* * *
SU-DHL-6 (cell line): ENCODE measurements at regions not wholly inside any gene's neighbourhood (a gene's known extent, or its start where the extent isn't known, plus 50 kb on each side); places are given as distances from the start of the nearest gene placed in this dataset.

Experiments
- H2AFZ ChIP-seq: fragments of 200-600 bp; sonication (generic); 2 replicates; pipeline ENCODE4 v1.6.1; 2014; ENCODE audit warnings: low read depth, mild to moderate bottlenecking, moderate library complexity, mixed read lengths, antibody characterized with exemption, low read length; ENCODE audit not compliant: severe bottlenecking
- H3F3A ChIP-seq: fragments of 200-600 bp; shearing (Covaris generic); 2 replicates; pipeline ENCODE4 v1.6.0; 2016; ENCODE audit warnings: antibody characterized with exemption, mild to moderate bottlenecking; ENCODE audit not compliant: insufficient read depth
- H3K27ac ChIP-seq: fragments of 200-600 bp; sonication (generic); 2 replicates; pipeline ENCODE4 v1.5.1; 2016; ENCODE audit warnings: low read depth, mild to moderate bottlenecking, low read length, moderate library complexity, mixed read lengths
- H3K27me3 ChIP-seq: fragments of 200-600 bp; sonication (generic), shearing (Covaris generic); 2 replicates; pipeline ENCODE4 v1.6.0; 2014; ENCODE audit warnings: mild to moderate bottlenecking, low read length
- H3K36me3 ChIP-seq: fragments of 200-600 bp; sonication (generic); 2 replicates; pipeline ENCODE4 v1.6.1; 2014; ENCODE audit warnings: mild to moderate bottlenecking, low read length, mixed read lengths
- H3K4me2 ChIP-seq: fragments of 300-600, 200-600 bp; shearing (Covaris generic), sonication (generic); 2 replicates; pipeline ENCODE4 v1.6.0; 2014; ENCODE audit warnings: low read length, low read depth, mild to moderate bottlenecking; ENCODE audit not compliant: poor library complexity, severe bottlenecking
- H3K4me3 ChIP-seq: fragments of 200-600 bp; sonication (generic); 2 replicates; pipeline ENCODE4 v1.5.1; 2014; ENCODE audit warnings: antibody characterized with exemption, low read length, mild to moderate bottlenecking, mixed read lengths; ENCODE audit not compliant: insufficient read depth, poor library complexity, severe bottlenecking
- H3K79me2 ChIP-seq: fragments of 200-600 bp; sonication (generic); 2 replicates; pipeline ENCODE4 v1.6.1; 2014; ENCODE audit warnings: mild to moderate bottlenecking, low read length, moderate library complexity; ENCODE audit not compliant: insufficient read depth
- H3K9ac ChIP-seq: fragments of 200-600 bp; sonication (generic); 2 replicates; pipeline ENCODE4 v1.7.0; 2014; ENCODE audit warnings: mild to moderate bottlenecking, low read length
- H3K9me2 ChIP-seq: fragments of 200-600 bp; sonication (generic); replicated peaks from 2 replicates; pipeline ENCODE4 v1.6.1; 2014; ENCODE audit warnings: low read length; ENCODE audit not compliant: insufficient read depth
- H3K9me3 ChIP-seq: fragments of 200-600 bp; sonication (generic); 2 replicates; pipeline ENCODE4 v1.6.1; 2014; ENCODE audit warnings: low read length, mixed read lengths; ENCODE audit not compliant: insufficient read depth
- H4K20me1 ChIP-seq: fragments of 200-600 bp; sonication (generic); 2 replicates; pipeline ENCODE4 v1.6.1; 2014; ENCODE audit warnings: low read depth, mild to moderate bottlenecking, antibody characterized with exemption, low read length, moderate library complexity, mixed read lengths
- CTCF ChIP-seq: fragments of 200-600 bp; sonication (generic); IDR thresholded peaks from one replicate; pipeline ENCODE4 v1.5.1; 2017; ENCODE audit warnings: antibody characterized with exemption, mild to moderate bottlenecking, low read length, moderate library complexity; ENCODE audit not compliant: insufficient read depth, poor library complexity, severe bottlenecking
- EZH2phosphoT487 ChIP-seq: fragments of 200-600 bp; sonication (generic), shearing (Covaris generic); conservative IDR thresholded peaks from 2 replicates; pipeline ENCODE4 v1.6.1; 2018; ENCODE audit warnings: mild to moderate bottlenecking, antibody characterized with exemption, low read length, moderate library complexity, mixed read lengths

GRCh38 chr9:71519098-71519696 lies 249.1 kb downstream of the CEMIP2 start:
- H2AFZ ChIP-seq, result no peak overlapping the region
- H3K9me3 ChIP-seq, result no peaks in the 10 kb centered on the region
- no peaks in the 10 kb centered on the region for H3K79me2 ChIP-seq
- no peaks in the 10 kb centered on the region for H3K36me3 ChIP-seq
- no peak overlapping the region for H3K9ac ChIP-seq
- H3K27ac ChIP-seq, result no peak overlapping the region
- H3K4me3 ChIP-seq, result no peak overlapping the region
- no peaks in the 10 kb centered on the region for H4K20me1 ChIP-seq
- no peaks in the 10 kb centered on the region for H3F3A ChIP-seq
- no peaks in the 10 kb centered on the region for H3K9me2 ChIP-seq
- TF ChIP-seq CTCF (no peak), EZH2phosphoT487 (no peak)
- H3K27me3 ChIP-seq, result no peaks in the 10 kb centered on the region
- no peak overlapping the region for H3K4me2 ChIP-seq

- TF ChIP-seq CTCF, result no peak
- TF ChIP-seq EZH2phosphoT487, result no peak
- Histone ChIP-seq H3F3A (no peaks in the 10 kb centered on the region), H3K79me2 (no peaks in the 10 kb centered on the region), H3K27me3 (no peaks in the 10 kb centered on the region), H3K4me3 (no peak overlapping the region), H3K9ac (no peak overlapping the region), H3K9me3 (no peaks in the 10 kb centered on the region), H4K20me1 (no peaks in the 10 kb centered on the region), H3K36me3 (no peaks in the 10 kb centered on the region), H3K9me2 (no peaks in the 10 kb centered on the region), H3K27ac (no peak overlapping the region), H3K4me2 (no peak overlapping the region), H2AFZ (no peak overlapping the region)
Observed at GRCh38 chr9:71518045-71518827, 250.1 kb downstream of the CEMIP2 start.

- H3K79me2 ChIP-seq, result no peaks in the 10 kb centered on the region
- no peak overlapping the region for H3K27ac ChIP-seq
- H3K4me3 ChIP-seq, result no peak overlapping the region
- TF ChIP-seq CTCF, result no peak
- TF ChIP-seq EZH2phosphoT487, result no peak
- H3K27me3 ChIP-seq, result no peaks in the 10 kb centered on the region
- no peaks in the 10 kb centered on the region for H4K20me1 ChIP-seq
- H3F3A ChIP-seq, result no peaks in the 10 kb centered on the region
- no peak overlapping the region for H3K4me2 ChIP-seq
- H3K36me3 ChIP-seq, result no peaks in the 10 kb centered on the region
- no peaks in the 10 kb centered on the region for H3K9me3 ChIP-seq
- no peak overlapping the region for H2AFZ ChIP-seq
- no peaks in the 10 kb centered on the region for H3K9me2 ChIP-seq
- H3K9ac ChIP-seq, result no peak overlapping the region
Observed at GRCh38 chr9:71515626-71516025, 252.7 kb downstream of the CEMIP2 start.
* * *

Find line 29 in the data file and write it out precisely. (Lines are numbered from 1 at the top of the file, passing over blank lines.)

- H3K27me3 ChIP-seq, result no peaks in the 10 kb centered on the region